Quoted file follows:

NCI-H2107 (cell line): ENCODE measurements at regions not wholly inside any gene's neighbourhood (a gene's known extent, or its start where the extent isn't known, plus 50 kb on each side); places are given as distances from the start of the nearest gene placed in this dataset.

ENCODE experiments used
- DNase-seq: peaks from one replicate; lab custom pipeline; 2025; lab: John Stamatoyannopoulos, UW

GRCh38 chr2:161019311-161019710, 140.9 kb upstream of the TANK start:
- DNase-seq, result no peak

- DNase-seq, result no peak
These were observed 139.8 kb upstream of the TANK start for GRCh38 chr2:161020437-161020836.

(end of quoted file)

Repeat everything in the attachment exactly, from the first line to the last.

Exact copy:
NCI-H2107 (cell line): ENCODE measurements at regions not wholly inside any gene's neighbourhood (a gene's known extent, or its start where the extent isn't known, plus 50 kb on each side); places are given as distances from the start of the nearest gene placed in this dataset.

ENCODE experiments used
- DNase-seq: peaks from one replicate; lab custom pipeline; 2025; lab: John Stamatoyannopoulos, UW

GRCh38 chr2:161019311-161019710, 140.9 kb upstream of the TANK start:
- DNase-seq, result no peak

- DNase-seq, result no peak
These were observed 139.8 kb upstream of the TANK start for GRCh38 chr2:161020437-161020836.